Redefining the Classroom

The B.S. in Forensic Chemistry combines elements of criminal justice and biology with a strong chemistry program. The forensic chemist analyzes and interprets materials collected at crime scenes, accidents, and at sites of terrorist activities.

The degree is offered in response to strong student, state and local government demand for an undergraduate academic program to prepare students for careers in forensic chemistry. According to the U.S. Department of Labor Bureau of Labor Statistics 2010 Occupational Outlook Handbook, forensic science technicians will grow much faster than average.

Graduates with a bachelor of science in forensic chemistry work in forensic laboratories for federal, state, or local government agencies or in some cases, work for private investigative laboratories. Some graduates may also go on to pursue a graduate degree.

The LSSU chemistry program has been approved by the American Chemical Society, and may provide a certified degree in Chemistry, Environmental Chemistry, Forensic Chemistry, and Pre-Professional Chemistry degrees if a student chooses this track.  Graduates completing the prescribed requirements are awarded an ACS certificate signifying their completion of the approved degree and can qualify for membership in the Society upon graduation.

Why Students Choose Chemistry at LSSU

  • Access to Faculty: The LSSU Forensic chemistry Program boasts a low student to faculty ratio.  Class size in the capstone course, forensic chemistry,  is limited to 25 students.  In addition, the course is team taught by faculty with varying areas of specialization.
  • Access to Instrumentation: The field of forensic chemistry exists at the interface of chemistry, biochemistry and instrumental analysis. Thus, it is imperative that graduates have a strong foundation in the operation of instrumentation.  At Lake Superior State University, students are not merely introduced to, but regularly operate instruments such as Q-PCR thermocyclers, ICP-MS, SEM-EDS, HPLC, NMR, HPLC, GC-MS and FTIR spectrometers.
  • Research: Students in the Forensic Chemistry Program have the opportunity to perform a senior research project under the guidance of a faculty member.  Projects are related to the student’s area of focus and culminate in a poster presentation and talk at our Research Symposium.  Students have also presented their work at national conferences and been published in peer reviewed journals.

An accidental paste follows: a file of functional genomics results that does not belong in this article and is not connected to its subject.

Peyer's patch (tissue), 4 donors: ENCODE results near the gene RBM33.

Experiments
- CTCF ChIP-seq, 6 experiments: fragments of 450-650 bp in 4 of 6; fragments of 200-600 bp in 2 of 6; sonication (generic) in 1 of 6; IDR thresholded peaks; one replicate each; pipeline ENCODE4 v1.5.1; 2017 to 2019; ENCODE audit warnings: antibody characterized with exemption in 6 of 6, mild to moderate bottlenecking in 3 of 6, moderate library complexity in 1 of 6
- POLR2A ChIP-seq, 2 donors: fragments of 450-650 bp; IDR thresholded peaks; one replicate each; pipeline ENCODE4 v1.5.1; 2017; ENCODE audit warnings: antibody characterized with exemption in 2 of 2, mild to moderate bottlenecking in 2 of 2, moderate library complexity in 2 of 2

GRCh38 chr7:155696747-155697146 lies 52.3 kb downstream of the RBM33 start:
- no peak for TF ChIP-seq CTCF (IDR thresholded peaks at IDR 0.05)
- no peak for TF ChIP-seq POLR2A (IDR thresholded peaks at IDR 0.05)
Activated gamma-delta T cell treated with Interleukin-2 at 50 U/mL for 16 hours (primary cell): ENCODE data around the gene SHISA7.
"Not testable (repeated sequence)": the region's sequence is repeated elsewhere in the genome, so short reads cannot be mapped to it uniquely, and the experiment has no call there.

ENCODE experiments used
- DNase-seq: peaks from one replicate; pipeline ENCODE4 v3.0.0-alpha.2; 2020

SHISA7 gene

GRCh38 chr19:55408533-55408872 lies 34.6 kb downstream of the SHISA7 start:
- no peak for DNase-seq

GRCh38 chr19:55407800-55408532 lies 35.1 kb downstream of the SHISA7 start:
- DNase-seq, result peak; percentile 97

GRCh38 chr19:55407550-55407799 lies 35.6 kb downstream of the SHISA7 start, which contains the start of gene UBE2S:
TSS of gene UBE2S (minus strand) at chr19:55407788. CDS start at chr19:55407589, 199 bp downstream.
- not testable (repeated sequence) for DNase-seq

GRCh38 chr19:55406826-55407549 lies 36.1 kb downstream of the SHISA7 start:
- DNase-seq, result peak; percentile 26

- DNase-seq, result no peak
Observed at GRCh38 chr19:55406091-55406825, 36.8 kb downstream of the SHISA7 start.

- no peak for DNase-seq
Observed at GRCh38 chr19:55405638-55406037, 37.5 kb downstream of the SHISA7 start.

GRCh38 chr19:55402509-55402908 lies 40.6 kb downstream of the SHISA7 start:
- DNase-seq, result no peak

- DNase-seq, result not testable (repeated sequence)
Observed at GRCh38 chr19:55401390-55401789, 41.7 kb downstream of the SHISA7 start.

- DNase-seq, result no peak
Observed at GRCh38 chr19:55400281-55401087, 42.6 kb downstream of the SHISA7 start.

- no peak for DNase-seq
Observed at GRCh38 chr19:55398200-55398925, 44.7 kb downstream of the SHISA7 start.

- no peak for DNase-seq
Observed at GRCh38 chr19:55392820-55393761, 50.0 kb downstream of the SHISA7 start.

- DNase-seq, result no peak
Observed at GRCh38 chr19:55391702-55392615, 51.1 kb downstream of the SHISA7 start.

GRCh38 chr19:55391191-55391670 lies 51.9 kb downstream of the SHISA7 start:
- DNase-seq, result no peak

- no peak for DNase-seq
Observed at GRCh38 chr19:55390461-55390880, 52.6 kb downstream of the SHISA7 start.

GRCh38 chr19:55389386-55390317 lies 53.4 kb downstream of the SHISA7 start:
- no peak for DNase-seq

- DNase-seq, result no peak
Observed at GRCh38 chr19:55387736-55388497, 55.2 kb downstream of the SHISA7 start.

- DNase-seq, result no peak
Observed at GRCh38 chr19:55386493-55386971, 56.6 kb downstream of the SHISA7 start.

• Internships: Internships are a great opportunity for students to gain experience with methodology, operate instrumentation and acquire job specific skills in your field of study.  On campus internships are available during both the academic year and summer in faculty research projects, the Chemical Preparation Laboratory and the Environmental Analysis Laboratory.
  • Placement: The Forensic Chemistry Program at LSSU has been successful in maintaining a high placement in summer internships, jobs upon graduation, and seats in graduate and professional schools.  For more information see student success stories under the student profile section.
  • Accreditation: The Chemistry Department at LSSU is approved by the American Chemical Society.  As an ACS-approved program, LSSU is charged with holding and maintaining modern instrumentation, offering a rigorous and coherent program, and employing accomplished faculty which will attract top talent entering college.


Career Choices

According to the Bureau of Labor Statistics, the starting salary for forensic chemists is $52, 840 annually

Forensic chemists are often employed by either federal, state or local law enforcement laboratories.  Graduates often receive additional onsite training and fill positions such as:

  • Forensic science technician
  • Crime scene investigator
  • Latent print examiner
  • DNA analyst
  • Drug analysis technician

With an advanced degree, forensic chemists earn positions such as:

  • Forensic pathologist
  • Medical examiner
  • Forensic laboratory manager
  • Toxicologist